I was in a Starbucks last week – 8:30 on a Sunday morning buying ground coffee because we had run out. One never knows what one will find. I hardly ever go to Starbucks – not because I have an ideological difference (I haven’t actually paid enough attention to the coffee wars – I should.) but because I don’t have the time for lolling around. But when I do go, I like the feeling of people who are friendly with one another, hanging around. God knows we don’t do enough of that.
So here I am, waiting for them to grind my coffee, and a woman who was in line before me takes her stuff and goes over to a table where a much older, tiny woman is sitting. The younger woman says, “Excuse me, I was sitting here,” and takes some magazines off the chair opposite the older woman and throws them on the table. I think the old woman is confused. But the stance of the younger woman is clearly aggressive, so she sidles off the chair and looks for somewhere else to sit. I am a little mortified and watch her, hoping she’ll find another seat, but the place is pretty full and all the tables that have two chairs have at least one person sitting at them. She goes to a table and asks a woman if she can sit down opposite her, the woman shakes her head. Then to another, and this time the woman shrugs, clearly annoyed, and says, “If you have to, I guess.” There is no doubting her body language. The old woman slips into the chair and just sits. Quietly. She does not open the magazine she has in her hand, but sits with hands folded in her lap.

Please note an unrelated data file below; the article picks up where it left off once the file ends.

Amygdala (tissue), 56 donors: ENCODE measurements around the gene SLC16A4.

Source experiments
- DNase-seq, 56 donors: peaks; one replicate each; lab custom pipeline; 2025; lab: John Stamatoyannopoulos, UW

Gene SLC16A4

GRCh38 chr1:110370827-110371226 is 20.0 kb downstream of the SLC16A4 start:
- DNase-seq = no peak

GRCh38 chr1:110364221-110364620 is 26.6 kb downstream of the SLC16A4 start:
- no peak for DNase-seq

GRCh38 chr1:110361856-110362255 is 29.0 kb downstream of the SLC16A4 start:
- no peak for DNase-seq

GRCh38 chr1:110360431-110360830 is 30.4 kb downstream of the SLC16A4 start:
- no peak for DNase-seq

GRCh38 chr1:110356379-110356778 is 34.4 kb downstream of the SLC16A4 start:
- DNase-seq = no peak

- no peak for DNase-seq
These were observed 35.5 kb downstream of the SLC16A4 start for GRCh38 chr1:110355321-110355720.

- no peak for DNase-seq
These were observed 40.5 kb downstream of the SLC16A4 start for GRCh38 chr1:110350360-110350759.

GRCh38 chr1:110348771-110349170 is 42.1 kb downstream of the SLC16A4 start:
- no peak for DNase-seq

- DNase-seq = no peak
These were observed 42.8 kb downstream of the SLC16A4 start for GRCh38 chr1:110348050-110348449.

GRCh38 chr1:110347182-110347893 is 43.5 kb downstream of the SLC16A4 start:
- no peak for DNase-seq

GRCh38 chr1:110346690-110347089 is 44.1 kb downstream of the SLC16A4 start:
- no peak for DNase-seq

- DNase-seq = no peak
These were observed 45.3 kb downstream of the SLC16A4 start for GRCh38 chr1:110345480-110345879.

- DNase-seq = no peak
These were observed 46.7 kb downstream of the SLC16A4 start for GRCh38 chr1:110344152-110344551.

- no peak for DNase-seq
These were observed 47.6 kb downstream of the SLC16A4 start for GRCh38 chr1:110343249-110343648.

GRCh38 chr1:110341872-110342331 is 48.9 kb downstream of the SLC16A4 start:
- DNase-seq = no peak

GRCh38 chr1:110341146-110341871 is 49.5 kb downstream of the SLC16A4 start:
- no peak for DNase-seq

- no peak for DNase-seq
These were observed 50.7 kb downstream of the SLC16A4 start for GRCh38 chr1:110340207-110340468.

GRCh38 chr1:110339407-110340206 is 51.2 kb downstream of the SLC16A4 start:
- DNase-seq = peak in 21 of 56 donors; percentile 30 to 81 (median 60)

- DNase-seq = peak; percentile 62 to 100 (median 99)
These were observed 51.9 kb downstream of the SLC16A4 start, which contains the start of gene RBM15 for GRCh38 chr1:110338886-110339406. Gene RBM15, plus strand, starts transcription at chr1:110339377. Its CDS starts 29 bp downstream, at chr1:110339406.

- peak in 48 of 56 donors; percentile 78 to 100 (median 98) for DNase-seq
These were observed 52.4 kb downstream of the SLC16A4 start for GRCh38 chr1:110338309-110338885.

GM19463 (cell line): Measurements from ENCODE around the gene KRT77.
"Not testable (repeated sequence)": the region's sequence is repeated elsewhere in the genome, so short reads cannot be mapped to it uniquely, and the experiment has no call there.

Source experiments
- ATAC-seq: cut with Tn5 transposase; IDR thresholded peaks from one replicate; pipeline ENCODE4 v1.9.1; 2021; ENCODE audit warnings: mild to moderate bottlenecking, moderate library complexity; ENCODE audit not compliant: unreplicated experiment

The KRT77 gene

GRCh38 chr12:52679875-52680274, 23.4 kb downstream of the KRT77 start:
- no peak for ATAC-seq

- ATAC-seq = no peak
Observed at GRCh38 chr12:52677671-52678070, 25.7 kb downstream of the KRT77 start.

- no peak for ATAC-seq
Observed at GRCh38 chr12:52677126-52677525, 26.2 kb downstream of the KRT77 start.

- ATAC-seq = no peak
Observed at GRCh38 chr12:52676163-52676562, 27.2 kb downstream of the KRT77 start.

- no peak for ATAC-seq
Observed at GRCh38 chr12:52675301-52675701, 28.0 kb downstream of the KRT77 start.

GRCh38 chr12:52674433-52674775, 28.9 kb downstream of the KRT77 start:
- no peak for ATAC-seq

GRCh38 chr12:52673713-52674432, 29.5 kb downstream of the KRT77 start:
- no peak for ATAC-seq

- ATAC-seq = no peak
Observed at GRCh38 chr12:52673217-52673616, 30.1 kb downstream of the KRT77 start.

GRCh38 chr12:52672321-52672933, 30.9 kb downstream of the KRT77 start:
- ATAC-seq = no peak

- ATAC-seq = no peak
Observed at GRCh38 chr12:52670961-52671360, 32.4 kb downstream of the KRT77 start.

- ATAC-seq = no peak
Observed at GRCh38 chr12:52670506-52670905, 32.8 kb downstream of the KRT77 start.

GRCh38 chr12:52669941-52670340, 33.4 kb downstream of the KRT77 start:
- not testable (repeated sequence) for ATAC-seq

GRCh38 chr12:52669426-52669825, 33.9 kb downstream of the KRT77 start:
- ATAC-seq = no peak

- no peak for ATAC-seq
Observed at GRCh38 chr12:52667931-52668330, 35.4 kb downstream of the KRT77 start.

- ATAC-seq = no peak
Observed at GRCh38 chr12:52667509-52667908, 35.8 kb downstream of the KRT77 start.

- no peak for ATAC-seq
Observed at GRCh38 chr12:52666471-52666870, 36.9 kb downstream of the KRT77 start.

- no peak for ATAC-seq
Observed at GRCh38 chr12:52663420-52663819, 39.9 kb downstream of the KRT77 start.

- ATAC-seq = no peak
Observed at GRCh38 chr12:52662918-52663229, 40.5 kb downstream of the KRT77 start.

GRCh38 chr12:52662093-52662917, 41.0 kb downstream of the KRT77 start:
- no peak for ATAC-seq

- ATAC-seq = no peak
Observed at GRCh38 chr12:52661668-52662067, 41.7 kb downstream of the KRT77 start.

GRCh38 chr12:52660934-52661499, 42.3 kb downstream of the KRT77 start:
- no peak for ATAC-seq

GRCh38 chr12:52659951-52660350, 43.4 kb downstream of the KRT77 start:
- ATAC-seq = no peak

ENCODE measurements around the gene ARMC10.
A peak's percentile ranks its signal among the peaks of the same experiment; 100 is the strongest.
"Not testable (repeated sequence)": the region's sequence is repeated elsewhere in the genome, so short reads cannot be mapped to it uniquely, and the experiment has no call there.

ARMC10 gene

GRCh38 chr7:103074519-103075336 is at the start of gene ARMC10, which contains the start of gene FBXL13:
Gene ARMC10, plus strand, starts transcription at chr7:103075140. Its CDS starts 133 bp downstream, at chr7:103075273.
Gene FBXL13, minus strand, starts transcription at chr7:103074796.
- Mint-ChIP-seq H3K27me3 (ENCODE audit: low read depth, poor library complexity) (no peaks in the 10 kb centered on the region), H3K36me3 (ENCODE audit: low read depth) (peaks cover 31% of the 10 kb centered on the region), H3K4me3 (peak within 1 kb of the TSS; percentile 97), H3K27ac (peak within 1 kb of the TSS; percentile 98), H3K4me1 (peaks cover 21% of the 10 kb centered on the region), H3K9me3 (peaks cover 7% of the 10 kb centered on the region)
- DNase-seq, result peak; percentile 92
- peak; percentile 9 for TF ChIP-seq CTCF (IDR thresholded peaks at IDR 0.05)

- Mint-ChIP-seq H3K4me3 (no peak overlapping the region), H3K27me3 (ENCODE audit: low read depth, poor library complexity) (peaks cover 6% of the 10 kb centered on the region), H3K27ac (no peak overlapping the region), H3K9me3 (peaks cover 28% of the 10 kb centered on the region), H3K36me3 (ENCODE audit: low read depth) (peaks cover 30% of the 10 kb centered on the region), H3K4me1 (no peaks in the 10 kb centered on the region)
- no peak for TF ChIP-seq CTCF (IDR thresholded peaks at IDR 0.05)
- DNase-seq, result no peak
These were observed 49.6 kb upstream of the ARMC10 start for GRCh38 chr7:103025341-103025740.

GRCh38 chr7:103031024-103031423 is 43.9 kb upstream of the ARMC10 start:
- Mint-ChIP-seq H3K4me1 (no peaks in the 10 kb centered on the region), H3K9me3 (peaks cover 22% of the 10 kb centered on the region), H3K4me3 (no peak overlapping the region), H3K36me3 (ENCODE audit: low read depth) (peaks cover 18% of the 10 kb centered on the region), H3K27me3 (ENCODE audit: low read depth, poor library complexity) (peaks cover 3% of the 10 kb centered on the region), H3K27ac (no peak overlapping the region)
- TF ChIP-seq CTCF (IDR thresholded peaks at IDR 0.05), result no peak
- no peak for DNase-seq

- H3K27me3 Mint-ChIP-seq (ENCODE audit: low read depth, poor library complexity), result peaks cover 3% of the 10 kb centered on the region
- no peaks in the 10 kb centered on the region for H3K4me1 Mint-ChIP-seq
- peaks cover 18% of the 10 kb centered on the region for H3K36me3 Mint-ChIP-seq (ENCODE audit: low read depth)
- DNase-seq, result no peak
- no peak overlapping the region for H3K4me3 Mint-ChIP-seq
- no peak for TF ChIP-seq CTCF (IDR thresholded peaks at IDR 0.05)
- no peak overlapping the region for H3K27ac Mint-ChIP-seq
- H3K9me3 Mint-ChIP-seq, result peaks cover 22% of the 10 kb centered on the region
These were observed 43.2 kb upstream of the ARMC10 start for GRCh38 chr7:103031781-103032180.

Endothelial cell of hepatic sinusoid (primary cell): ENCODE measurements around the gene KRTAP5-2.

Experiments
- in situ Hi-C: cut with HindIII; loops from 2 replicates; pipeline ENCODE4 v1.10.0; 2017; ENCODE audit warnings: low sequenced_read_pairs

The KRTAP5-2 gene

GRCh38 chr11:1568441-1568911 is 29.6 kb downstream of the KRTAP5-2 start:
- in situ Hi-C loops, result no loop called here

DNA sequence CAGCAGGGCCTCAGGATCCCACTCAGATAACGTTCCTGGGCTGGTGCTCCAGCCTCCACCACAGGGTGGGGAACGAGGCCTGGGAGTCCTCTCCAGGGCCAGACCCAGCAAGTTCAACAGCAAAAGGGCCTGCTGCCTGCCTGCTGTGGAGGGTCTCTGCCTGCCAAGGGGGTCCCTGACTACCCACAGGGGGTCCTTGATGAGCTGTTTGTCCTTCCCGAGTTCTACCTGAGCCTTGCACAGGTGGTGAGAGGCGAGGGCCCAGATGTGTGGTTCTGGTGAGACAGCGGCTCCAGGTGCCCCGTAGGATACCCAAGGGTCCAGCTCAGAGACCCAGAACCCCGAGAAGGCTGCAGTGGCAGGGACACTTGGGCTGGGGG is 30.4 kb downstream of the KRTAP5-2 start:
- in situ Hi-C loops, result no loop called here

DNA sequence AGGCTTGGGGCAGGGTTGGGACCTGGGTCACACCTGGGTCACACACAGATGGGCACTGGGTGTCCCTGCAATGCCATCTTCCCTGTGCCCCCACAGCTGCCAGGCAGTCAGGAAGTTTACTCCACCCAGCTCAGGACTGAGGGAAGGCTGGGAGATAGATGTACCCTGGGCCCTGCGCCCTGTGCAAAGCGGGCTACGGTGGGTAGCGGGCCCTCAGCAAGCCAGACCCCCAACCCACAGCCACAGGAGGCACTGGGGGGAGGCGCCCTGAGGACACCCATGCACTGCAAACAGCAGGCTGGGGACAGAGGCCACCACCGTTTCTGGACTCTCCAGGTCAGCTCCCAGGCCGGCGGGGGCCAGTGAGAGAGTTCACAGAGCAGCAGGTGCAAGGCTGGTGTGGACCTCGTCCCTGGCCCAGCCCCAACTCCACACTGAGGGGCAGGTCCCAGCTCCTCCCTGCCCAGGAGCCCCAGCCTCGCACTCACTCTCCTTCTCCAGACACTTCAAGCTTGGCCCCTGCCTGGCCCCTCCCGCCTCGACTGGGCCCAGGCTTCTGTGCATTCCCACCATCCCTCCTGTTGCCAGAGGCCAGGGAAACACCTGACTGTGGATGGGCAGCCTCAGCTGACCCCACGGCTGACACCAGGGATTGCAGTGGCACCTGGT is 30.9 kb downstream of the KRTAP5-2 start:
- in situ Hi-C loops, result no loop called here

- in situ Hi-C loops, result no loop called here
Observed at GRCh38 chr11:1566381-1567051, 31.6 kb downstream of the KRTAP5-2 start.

What is she waiting for? She’s not homeless – at least, she looks too well dressed to be, she doesn’t seem to be waiting for coffee. It is agony to watch her discomfort but luckily (for me!) another table empties, and she walks over to it – with small, timid steps and big, light eyes. She now has a table all to herself, and I can relax. I take my coffee and leave, but I am almost crying – surprised that this little Starbucks drama has gotten so under my skin.